Week in ReviewIncreasing conjecture that the US Federal Reserve will soon adopt a more hawkish stance towards its forward guidance policy exerted pressure on the global stock markets last Friday by pushing them lower. A key research document published by the San Francisco Fed during last week disclosed that significant justification now exists that could prompt the Fed to instigate an interest rate hike sooner than previously advised. The US Dollar was one of the primary beneficiaries of this development by registering its ninth consecutive week of gains. Consequently, the stock markets plunged last Friday epitomized by the Dow Jones Industrial Average crashing by just over 60 points; the S&P500 dropping by nearly 13 pips and the NASDAQ slumping by almost 26 points.
Traders adopted a profit-taking posture towards the end of last week amid growing concerns about the impacts that higher US borrowing costs would have on the global economic recovery if the Fed starts hiking its benchmark interest rates soon. Analysts summarized this situation by advising that the markets are now at a critical stage as the US Central Bank is on the verge of implementing major changes.
The recent release of a spate of stronger-than-expected US economic indicators has clearly demonstrated a substantial economic recovery following a lackluster first quarter. In fact, further data published last Friday added additional credence to this viewpoint by revealing that Retail Sales surged higher by a robust 0.6% during August. Economists subsequently concluded after studying the details of this key release that it certainly bolstered speculation of an early end to the easy money policies launched initially by the Fed to counter the adverse impacts of the financial crisis of 2007/8.
The world’s stock exchanges were also weighed down by geopolitical tensions last week. For example, Scotland hit the headlines amid escalating concerns that it could split away from the rest of the United Kingdom if separatists win a major vote on this issue later this week. Economists are already voicing fears about how exactly Great Britain would fare in the aftermath of such a dramatic outcome.
Nevertheless, the main issues over the coming weeks will still be what moves the Fed will next make. Will this institution commence reducing its monetary easing policies while other major global central banks are boosted their programs? For example, the European Central Bank has only just stunned the markets by cutting its interest rates to historically low levels. In addition, both Japan and China are poised to activate more stimulus measures to bolster their faltering economies.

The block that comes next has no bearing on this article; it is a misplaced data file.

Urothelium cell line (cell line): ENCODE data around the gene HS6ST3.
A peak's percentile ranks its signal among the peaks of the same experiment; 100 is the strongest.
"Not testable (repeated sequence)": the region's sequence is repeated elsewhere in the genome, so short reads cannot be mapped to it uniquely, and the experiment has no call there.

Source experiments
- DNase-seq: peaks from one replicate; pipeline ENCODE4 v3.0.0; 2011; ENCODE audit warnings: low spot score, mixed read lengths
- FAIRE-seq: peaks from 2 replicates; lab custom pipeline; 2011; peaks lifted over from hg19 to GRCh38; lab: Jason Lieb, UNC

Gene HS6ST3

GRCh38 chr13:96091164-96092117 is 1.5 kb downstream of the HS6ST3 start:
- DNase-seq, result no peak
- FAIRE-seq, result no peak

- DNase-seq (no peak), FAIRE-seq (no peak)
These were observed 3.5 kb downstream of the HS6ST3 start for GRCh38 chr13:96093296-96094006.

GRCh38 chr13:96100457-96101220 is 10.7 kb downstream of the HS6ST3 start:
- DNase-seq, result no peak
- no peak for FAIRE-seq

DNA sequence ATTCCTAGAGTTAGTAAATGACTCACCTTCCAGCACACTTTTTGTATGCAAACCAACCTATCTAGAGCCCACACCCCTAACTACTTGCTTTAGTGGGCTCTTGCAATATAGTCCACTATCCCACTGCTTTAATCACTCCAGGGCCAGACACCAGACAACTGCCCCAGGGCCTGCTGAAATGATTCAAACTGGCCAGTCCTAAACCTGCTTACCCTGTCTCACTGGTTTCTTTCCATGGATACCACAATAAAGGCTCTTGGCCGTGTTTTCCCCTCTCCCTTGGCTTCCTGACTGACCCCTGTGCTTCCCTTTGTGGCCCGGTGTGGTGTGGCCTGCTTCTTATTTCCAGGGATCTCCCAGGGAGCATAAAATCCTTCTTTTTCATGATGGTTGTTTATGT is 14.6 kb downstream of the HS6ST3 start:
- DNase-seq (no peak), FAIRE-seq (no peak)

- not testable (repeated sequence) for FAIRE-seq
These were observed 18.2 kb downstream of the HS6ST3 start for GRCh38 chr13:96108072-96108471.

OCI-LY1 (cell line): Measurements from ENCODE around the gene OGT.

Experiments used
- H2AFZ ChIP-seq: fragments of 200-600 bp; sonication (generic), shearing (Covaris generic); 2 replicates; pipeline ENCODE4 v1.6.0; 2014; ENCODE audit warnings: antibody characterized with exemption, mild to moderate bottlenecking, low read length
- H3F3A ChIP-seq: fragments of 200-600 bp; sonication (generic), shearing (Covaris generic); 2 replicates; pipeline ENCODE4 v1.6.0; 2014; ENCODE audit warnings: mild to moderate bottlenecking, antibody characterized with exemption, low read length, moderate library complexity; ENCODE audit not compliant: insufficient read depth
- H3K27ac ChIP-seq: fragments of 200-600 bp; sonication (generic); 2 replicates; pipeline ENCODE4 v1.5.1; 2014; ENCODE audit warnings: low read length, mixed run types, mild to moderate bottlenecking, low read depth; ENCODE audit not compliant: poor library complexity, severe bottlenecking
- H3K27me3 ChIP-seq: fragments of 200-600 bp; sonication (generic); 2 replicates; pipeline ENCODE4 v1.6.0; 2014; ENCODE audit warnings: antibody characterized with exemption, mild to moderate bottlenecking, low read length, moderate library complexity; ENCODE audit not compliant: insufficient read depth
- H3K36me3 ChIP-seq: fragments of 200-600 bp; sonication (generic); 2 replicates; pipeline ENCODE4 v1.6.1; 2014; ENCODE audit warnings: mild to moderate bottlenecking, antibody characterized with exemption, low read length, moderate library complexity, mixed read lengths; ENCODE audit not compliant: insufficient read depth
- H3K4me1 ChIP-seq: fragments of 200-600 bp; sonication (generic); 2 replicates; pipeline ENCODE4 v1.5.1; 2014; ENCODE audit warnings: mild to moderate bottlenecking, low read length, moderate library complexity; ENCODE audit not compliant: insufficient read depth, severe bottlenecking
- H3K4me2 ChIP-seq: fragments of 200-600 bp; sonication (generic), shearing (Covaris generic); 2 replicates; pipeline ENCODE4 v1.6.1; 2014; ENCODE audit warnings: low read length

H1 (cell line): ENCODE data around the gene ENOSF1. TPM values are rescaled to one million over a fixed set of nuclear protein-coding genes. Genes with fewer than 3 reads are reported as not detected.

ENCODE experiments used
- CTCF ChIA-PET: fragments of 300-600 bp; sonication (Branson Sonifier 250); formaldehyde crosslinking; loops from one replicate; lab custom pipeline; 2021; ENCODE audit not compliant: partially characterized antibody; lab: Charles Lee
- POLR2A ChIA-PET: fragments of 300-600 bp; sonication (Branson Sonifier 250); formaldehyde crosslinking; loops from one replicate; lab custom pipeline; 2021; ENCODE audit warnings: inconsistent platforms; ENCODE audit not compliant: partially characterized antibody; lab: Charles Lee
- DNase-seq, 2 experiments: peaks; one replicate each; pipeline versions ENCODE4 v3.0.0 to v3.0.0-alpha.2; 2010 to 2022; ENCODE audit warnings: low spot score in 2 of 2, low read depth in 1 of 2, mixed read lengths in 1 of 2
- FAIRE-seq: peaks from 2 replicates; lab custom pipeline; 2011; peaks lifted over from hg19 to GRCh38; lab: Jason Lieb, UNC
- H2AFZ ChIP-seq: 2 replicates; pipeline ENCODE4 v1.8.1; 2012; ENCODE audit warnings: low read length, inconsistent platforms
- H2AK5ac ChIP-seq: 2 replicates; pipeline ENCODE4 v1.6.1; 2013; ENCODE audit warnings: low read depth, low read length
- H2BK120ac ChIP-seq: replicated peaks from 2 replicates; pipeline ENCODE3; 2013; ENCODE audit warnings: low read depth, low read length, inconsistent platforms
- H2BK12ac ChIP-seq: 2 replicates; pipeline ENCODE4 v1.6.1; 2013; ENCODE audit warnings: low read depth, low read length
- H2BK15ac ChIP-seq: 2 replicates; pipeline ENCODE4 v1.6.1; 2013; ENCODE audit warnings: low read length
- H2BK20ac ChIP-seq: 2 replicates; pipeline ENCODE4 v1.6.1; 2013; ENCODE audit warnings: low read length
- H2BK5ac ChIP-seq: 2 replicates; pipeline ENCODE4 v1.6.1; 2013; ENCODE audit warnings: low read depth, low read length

What to Expect This Week
The following major economic data will be posted around the world over the coming days.
The week will commence with the Eurozone presenting its Trade Balance for July which is expected to increase as a consequence of rising German exports. On Tuesday, the Reserve Bank of Australia will publish the minutes from its last policy meeting. Analysts are forecasting that this document will endorse a strong intent to keep interest rates stable for the foreseeable future. The United Kingdom will then disclose major inflation data for August with the Consumer Price Index dropping most likely from its previous 1.6% to 1.5%. Germany will next announce a key investor sentiment index which should slip lower in response to a faltering national economic recovery.
The Bank of England will deliver the minutes from its last meeting on Wednesday. Investors will be keen to discover if any further committee members voted for a rate hike. The UK will also issue a labor report for August/September. Sturdy results should confirm that jobless claims have decreased by about 30k and that the unemployment rate has declined from 6.4% to 6.3%. In addition, UK employers are expected to have created nearly 120k new jobs from May to July. Later in the session, the USA will declare its Consumer Price Index for August which should generate little reaction if it continues to hover about the Fed’s targeted 2%. The pivotal event of the week could then occur when the Fed announces its Interest Rate decision and future guidance policies. Vital insights could reveal when the US Central Bank will start hiking interest rates. Afterwards, New Zealand will proclaim its Gross Domestic Product for the second quarter of 2014. Experts are favoring an increase in economic growth of 0.6%. Japan will complete the day by unveiling its Trade Balance for August. A poor showing could enhance prospects of further stimulus by the Bank of Japan within the near future.
Scotland will decide its fate on Thursday by holding a Referendum of Independence. The verdict is far too close to predict with certainty but a separatism win could create market chaos. The next 2-day meeting of the G20 Finance Ministers will commence in Australia. The main topic should be discussions concerning further sanctions against Russia. The Swiss National Bank will subsequently declare its Monetary Policy Decision by reducing its deposit rate beneath zero to counter deflation. The European Central Bank will then announce the outcome of the first auction of TLTRO funds. A weak performance will bolster prospects for further monetary easing. The USA will next post its Housing Starts and Building Permits for August. Both are expected to top 1.04 million.
Canada will close the week by issuing its Consumer Price Index for August which should come in about the 2.0% mark.